In most mammalian cells, damaged, denatured or superfluous proteins are degraded through the ubiquitin proteasome pathway to small peptides, subsequent to release and complete breakdown to amino acids (Fig. 1) 19, 20. A fraction of the peptides released from the proteasome are, however, not degraded further and are instead used for immune surveillance purposes 19–21. Such peptides are taken up into the ER through an ABC family transport system that involves the transporters associated with antigen processing 1 (TAP1) and TAP2 proteins (Fig. 1). TAP1 and TAP2 form a complex that transports peptides across the ER membrane and delivers them to MHC class I protein complexes 22, 23. Peptides of suitable size and sequence are then bound by MHC class I, transported to the cytoplasm via the vesicular system and displayed on the cell surface where they are subject to surveillance by cytotoxic, CD8+ lymphocytes 24. The purpose of such cell surface display of antigens via the MHC class I pathways permits identification of non-self foreign antigens in microorganism-infected cells, which are then targeted for lysis by CTL. However, this pathway is a potential target in cancer therapy if tumor antigens can be targeted for recognition by CTL 12, 25–27. HSP70 family members have the potential to participate in this pathway for antigen processing and presentation due to their ability to bind peptides using the C-terminal polypeptide binding domain 11, 28–30. It has been assumed that HSP70 proteins might bind peptides released into the cytoplasm from the proteasome in a similar way to their acquisition by the TAP1/TAP2 complex. This is largely inferred from the fact that HSP70 extracted from tumors can be used to cross-present (see Fig. 1) tumor antigens on APC, which are recognized by specific clones of cytotoxic CD8+ lymphocytes 6, 12, 31. The peptides that bind to the TAP complex and MHC class I, although of varying sequence, have some common properties; such peptides are 8–10 amino acids in length 32, 33. Most MHC class I ligands bind in extended conformation to the MHC binding groove and have an anchor residue at the C terminus that is either hydrophobic or basic, and such sequences are also preferred by TAP 26, 33. MHC class I-peptide binding is of fairly low affinity (KD 10–6 M), but is almost irreversible in the intact MHC class I-peptide complex. The binding domain of HSP70 has common properties including a similar affinity for peptides (KD approx 10–6 M; L. Mannheim-Rodman and S. K. Calderwood, unpublished) and accommodates peptides in extended conformation of 7–15 amino acids 34–36. A number of studies have addressed the peptide sequence binding preferences of HSP70 proteins and indicated a similar peptide binding preference for MHC class I, indicating roles for hydrophobic and basic amino acids 30, 34–36. Inferences derived from these studies, however, are complicated by the findings that substrate preferences in HSP70 family proteins are determined not solely by the properties of the peptide binding domain of HSP70 itself, but by J-domain proteins, co-factors that localize HSP70 to target molecules and effect binding by modulating the ATPase activity of HSP70 (Fig. 1) 37, 38. A range of J domain proteins with different substrate preferences have been found 11, 39–41. Thus, peptide binding by HSP70 proteins may be determined at least partially by the J domain protein partner 38. There is an interesting confluence in properties between MHC class I, MHC class II and HSP70 in that each protein requires the assistance of a co-factor for peptide association; TAP1 is required for MHC class I-peptide binding, HLA-DM for MHC class II and J domain proteins for HSP70. It is currently unknown whether HSP70 binds preferentially to any class of intracellular peptides. However, in an in vivo proteomic study, Grossmann et al. 42 suggest that HSP70 binds to peptides of generally 8–26 amino acids in length. Furthermore, HSP70 favorably interacts to a 5-amino acid core sequence, which likely contains some acidic residues 42. One compelling hypothesis is that a fraction of the intracellular HSP70 binds peptides released into the cytoplasm from the proteasome, protects them from further degradation and passes them to the TAP1/TAP2 complex. It is known that HSP70 proteins function “upstream” in the processing of proteins. HSP70 can bind to damaged target proteins, while associated with CHIP (C terminus of HSC70-interacting protein), which functions as an HSC70 binding ubiquitin E3 ligase, marking the target protein for proteasomal degradation by ligation of its side chains with ubiquitin 43–45. This complex is then transported to the proteasome in the company of another HSP70 binding protein Bag-I 44. HSP70 may then perform an “end-around” and accept and chaperone peptides extruded from the exit tunnel of the proteasome.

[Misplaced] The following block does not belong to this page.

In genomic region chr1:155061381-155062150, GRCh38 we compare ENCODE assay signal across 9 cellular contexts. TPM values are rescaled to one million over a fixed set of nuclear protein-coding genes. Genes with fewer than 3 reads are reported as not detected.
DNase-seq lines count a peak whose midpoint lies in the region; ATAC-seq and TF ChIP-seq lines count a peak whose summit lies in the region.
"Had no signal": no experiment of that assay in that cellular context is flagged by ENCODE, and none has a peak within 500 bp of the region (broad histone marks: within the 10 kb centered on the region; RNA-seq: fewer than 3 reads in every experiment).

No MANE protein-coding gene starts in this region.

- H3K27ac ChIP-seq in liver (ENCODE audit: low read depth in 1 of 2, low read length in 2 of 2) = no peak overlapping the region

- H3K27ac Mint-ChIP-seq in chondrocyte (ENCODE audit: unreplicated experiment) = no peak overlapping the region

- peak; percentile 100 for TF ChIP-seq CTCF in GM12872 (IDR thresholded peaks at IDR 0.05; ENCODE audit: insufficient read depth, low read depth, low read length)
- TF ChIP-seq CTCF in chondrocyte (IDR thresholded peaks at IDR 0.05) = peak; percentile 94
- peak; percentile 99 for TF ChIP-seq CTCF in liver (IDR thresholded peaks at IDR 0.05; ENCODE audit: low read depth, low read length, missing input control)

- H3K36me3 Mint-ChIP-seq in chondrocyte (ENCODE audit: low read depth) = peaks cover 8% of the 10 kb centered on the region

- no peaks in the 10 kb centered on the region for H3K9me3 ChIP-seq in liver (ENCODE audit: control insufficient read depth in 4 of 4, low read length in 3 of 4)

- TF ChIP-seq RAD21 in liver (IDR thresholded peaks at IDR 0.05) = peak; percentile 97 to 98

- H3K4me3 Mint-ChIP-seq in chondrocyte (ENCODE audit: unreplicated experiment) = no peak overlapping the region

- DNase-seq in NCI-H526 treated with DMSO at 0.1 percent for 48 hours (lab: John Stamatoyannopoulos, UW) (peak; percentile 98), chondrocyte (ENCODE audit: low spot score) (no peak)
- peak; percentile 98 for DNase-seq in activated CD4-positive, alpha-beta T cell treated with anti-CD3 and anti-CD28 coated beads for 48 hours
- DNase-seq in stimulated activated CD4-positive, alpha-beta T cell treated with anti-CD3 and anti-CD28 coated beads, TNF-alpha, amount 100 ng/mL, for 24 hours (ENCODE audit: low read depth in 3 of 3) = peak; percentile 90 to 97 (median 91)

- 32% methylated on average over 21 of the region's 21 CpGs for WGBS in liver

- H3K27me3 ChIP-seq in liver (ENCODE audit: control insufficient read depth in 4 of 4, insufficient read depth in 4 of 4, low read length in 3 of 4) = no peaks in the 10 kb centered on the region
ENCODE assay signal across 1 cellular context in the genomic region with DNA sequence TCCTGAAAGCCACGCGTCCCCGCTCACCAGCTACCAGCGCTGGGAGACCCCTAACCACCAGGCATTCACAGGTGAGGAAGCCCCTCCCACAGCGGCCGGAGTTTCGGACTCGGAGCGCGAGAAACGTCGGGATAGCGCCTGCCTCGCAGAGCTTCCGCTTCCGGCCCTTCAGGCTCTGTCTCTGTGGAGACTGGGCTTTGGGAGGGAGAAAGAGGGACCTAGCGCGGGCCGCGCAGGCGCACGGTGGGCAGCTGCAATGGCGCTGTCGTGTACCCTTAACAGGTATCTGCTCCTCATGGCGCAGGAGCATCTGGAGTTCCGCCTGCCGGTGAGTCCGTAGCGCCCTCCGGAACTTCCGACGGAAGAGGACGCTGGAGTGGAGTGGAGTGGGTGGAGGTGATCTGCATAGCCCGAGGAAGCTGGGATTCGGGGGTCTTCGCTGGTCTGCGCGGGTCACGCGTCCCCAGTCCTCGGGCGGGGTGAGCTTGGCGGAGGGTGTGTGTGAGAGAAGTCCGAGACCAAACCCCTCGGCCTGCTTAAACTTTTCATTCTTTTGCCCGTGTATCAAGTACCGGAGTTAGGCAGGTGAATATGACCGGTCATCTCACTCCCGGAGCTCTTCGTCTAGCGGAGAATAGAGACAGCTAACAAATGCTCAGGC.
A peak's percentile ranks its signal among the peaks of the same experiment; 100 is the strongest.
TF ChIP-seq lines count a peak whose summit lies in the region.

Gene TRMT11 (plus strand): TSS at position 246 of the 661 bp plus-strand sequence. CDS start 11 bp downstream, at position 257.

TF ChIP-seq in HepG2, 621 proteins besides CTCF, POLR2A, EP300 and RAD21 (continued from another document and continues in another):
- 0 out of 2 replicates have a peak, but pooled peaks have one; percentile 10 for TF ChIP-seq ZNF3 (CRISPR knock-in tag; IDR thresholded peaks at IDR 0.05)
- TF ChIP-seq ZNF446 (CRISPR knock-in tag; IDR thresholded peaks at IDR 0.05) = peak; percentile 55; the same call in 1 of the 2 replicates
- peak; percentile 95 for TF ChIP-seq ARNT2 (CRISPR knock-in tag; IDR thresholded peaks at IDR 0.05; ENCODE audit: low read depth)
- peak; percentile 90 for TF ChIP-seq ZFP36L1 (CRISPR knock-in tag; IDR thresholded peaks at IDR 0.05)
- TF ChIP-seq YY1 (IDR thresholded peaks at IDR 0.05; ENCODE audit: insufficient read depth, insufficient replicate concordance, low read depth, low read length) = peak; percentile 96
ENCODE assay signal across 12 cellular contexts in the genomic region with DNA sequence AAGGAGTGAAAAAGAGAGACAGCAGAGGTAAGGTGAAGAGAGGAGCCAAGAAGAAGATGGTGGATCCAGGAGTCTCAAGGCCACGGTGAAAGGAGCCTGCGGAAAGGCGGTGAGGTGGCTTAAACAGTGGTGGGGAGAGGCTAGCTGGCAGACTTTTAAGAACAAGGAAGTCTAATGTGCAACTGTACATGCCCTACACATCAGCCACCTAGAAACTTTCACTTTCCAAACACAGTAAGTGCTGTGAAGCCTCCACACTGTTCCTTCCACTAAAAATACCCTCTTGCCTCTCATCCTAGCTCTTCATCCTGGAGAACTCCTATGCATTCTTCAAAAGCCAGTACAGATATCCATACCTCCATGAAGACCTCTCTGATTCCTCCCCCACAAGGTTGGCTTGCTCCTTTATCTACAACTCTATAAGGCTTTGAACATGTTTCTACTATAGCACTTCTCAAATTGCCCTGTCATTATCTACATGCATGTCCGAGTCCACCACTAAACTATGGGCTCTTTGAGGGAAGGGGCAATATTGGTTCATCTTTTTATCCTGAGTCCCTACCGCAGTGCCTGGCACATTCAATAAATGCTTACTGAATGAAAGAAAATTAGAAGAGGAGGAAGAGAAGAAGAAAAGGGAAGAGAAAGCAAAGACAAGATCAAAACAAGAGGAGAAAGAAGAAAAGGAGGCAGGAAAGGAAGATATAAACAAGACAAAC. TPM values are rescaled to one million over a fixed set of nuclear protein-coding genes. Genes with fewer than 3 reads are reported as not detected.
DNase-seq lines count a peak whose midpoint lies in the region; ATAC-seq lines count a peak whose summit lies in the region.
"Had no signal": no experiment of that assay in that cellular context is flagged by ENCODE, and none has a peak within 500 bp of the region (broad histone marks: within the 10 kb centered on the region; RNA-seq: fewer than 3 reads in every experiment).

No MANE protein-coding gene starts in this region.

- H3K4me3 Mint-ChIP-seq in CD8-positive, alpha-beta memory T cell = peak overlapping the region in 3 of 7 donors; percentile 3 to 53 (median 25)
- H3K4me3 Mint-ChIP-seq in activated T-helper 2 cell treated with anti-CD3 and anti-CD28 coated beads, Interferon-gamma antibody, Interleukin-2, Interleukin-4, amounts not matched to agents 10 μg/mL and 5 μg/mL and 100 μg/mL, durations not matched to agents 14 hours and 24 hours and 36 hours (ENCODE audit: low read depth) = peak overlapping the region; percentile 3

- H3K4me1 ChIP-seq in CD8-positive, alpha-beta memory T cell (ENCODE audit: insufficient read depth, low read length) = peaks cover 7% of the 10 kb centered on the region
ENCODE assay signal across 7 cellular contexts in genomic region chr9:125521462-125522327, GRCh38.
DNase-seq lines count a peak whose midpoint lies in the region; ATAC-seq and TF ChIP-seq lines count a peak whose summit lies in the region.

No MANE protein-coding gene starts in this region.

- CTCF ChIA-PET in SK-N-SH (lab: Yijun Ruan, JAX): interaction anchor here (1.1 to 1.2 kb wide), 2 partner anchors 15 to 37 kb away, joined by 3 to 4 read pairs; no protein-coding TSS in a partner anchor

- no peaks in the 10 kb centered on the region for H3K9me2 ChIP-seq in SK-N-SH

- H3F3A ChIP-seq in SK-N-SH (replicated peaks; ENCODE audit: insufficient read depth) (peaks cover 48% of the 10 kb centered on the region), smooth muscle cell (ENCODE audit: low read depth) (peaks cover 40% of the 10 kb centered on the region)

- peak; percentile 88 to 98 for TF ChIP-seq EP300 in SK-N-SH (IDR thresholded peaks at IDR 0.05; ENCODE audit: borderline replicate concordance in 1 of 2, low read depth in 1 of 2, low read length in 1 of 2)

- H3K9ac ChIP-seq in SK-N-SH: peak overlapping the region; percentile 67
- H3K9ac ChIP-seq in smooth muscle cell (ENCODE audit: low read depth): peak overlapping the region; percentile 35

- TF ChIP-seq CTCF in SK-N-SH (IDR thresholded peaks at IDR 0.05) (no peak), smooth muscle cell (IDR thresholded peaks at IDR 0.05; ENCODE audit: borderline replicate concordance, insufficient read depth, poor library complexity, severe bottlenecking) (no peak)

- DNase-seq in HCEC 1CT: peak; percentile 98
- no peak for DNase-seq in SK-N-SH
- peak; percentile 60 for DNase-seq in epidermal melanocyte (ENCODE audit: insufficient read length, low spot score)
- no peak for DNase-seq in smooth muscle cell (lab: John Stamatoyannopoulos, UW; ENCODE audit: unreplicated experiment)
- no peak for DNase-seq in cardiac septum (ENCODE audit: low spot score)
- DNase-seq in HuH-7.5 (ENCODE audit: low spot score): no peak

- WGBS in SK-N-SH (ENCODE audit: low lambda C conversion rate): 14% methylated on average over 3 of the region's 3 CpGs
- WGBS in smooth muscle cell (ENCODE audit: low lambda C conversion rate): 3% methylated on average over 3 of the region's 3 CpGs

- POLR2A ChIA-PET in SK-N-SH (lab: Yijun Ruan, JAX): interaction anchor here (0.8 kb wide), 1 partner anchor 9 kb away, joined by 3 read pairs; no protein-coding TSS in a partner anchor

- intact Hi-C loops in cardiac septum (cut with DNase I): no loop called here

In addition, HSP70 family member HSC73 takes part in another form of antigen processing; HSC73 is evidently required for the processing of external antigens in the lysosome proximal endosome compartments, and is thus involved in the processing of peptides that associate with MHC class II proteins in APC and activate immune response through CD4 T lymphocytes 46. HSC73 co-associates with MHC class II in spherical organelles in macrophages and leads to the presentation of external antigens to MHC class II-restricted T lymphocytes 46. A role for HSC73 in protecting peptides generated by proteolysis in MHC class II-containing endosomes from further breakdown has been suggested, which is similar to the role proposed for the HSP70 family in protecting cytoplasmic peptides 47–49. The presence of HSC73 in clathrin-coated pits present in endosomes and lysosomes is well established and HSC73 has been shown by Dice and co-workers 47–49 to participate in targeting proteins for degradation through recognition of a consensus sequence (KFERQ). A common theme for HSP70, of mobilizing target proteins towards the sites of degradation while sparing a fraction of the partially digested peptide for immune surveillance, is suggested for both main pathways of protein degradation in the cytoplasm (proteasome) and lysosome. As the lysosomal pathway can be stimulated by serum starvation of tissue culture cells, it may thus play a role in generation of tumor immunity in nutritionally deprived tumor cells, which could potentially be captured in the production of anti-tumor HSP70 based vaccines 48. A major unknown in these studies is, whether, HSP70 proteins capture a nonspecific sample of intracellular peptide or actively select classes of peptides along structural lines, guided perhaps by associated J-domain proteins. In this context it has been shown recently that immunosuppressive drug 15-deoxyspergualin (DSG) specifically binds with high affinity to HSC70 and inhibits interactions that do not require DnaJ co-chaperone activity 18, 50. Although these studies are not definitive, as the properties of DSG are not completely understood, they do indicate a need to understand the mechanisms of molecular chaperone-peptide interactions in antigen processing.